What I do regret is that some people are going to remain enemies forever — based on a matter of opinion. I’m a loyal person and I won’t abandon friends simply because we have a political disagreement (though I might feel sad about it). But because of that some of my friends might abandon me.

And that’s slightly more than ten minutes.


2 thoughts on “The Hugos 3

  1. jeanlouist

    Having just read or, to be more precise, having tried to read to the end a non-Puppy story that may end up among the nominees, I do have a smidgeon more sympathy for the Sad Puppies. And one can’t deny that recent Hugo novel winners have favoured fantasy works and British or ex-British authors in a context where there are no U.S.-specific science fiction awards while there are such things as the World Fantasy Con and British awards. Of course, that wasn’t raised as such (I think) or not very prominently, but it may figure in the sense of grievance.

    That said, I still think that it was a molehill turned into a mountain by the Sad Puppies who then used an asteroid to flatten the mountain and turn it into a crater of bubbling hurt and pain… If that wasn’t what they intended because they failed to plan for success, then it may not be so much about the political polarization of America as about the dumbing-down of American culture.

    Liked by 1 person

    • If it’s a certain fabulist story which I suspect you’re talking about I also read it today and it gave me a chuckle. It was an entertaining enough story as long as you don’t see it as Science! Fiction. Was it the best thing written all year? Heavens no! But if it remains the only short story that non-puppy voters have available, it’ll probably end up winning the Hugo. And then the puppies will be angry that again some piece of surreal non-true-science fabulism more interested in emotional resonance than whether a goldfish could survive for an hour in flat 7up has won yet again, cue more vitriol, and more divisiveness, only next year probably with more slates. And that’s not something anybody should want.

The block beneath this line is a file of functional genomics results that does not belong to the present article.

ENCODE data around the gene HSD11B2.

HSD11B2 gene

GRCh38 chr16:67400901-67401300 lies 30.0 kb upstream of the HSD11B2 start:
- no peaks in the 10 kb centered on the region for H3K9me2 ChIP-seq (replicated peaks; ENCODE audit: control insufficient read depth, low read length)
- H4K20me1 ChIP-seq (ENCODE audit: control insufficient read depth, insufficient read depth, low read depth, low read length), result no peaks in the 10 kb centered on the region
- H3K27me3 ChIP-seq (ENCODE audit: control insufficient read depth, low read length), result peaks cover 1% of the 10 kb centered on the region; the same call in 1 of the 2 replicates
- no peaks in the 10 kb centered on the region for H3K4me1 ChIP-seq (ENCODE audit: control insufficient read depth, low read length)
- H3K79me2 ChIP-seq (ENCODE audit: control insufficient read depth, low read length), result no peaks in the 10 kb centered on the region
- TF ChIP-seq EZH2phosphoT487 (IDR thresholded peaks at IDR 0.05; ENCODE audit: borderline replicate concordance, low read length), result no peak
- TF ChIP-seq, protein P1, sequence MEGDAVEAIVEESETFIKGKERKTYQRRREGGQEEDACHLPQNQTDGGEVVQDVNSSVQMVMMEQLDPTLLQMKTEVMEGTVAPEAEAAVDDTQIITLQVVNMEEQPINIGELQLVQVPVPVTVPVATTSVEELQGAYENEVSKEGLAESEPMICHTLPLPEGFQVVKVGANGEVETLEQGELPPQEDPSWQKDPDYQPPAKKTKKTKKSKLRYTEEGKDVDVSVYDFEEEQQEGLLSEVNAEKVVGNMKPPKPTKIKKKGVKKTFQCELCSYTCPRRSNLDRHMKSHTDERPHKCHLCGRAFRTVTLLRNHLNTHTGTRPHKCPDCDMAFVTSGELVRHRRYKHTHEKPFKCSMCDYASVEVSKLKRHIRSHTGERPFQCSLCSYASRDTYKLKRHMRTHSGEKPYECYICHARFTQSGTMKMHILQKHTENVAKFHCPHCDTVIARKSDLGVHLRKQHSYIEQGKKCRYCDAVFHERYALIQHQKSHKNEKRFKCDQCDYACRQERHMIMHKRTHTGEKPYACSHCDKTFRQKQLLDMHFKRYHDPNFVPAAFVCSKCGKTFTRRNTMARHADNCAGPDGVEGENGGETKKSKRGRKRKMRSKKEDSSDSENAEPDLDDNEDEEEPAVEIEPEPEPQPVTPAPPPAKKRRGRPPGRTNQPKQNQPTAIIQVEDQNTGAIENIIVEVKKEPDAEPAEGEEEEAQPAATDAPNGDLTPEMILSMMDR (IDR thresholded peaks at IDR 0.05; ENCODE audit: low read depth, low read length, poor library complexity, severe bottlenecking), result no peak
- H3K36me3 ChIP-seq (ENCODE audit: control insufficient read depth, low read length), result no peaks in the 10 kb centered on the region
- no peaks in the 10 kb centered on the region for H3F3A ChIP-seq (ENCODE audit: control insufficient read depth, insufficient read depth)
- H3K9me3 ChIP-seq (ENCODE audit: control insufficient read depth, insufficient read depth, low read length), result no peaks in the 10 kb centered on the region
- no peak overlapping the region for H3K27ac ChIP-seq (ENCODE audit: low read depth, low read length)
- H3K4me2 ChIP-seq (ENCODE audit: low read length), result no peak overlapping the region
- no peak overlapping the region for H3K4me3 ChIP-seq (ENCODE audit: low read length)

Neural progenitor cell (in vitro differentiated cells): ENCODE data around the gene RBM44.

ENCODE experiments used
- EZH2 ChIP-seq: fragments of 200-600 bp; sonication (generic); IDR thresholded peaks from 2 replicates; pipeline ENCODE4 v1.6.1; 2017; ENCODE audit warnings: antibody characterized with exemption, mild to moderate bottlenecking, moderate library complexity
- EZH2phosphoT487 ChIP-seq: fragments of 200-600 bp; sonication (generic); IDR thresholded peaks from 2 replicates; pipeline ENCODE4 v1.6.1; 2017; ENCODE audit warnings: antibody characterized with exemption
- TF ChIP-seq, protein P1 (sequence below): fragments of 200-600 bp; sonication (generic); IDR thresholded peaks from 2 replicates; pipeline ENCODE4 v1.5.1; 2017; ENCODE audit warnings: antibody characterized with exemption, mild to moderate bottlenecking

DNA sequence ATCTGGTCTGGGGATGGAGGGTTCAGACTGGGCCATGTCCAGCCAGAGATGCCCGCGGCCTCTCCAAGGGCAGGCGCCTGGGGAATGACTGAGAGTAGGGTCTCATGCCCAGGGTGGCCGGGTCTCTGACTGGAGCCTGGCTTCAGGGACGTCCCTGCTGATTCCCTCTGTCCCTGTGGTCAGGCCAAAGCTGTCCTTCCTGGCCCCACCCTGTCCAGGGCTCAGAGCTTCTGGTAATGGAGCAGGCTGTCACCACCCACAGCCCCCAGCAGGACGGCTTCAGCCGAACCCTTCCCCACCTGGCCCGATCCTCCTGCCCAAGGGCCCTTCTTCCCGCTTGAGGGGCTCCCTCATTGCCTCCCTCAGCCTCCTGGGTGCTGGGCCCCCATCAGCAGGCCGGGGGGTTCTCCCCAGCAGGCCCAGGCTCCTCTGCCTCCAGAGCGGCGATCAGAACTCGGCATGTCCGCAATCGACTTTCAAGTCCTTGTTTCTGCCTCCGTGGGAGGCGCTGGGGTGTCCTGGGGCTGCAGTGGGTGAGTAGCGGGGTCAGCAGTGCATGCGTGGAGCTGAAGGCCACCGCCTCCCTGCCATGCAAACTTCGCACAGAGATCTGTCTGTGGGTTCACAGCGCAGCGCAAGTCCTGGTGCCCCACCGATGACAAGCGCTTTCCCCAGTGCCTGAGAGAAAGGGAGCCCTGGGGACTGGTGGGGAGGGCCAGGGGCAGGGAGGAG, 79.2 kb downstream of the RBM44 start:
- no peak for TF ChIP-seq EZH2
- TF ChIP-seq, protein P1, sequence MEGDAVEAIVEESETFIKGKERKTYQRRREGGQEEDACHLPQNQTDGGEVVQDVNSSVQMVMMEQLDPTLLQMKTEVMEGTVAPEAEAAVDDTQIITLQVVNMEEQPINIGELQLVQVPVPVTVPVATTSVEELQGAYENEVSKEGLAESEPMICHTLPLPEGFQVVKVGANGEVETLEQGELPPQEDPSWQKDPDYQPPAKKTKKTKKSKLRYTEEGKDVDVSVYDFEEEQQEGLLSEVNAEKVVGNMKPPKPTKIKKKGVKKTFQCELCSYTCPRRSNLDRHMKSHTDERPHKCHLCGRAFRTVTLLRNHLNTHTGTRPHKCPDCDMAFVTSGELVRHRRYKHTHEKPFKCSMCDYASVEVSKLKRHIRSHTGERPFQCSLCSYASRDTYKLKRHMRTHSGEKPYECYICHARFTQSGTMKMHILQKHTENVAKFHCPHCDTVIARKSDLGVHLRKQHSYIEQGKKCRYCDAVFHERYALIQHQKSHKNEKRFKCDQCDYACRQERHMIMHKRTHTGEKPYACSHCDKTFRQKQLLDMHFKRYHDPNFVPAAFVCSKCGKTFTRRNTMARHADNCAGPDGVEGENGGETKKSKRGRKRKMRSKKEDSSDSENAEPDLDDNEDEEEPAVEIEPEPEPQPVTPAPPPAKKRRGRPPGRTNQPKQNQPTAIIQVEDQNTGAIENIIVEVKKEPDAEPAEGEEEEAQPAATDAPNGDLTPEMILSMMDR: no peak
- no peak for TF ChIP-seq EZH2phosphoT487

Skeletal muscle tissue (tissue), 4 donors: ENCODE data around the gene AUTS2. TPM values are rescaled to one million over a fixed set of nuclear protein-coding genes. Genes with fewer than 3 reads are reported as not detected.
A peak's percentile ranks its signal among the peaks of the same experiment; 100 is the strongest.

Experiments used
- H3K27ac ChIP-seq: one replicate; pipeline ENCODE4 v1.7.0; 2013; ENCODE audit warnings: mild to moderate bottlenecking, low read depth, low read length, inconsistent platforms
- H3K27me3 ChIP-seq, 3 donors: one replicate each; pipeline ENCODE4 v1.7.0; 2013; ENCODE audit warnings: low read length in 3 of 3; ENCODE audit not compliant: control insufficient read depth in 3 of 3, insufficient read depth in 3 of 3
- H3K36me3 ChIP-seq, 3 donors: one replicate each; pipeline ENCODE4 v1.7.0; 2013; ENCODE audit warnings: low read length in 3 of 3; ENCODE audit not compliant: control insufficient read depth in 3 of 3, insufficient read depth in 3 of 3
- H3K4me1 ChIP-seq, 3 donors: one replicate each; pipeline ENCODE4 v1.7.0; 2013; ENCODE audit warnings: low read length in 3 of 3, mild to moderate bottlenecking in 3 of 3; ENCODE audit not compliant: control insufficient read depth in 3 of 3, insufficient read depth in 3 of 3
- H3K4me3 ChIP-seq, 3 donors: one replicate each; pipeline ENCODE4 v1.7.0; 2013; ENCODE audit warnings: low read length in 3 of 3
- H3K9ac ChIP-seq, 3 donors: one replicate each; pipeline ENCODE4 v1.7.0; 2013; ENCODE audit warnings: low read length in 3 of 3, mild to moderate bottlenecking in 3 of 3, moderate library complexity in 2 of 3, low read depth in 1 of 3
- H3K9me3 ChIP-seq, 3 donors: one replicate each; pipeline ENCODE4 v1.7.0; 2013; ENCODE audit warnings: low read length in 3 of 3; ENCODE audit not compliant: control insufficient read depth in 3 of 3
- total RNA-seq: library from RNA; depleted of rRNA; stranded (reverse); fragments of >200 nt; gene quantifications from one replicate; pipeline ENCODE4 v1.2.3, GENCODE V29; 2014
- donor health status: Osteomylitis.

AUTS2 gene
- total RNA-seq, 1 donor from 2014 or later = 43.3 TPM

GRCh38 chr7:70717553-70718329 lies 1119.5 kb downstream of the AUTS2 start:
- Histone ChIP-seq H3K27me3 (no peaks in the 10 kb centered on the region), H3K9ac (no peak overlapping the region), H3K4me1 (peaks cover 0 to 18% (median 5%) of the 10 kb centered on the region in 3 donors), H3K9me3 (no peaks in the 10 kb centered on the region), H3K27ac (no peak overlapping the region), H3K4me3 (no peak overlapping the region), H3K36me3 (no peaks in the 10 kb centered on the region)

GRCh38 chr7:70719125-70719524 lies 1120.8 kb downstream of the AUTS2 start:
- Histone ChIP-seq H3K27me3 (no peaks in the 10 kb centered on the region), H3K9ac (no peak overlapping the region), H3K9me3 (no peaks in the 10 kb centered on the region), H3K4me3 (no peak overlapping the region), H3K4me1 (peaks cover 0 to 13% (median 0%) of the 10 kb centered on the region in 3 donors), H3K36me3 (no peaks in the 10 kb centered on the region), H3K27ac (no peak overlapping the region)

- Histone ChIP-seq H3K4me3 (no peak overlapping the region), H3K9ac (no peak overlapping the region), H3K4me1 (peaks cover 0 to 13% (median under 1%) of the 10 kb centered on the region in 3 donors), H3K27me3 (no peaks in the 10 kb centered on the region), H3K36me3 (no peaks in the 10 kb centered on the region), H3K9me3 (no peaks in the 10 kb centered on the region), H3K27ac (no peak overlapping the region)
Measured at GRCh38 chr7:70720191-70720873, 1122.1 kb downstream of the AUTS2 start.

The novel category was fine, but it’s scandalous that Skin Game was on the list and Three Body Problem was not (and I say that as somebody who read and liked both).

      Today I submitted my Aurora Award nominations. And it was great. I looked at the list of eligible titles and went, “what have I read this year that I would most like to see honoured?” And without consulting a single solitary soul (or indeed even mentioning who I was nominating to anybody else) I wrote down my nominations and sent them in.

      If only the Hugos could be the same.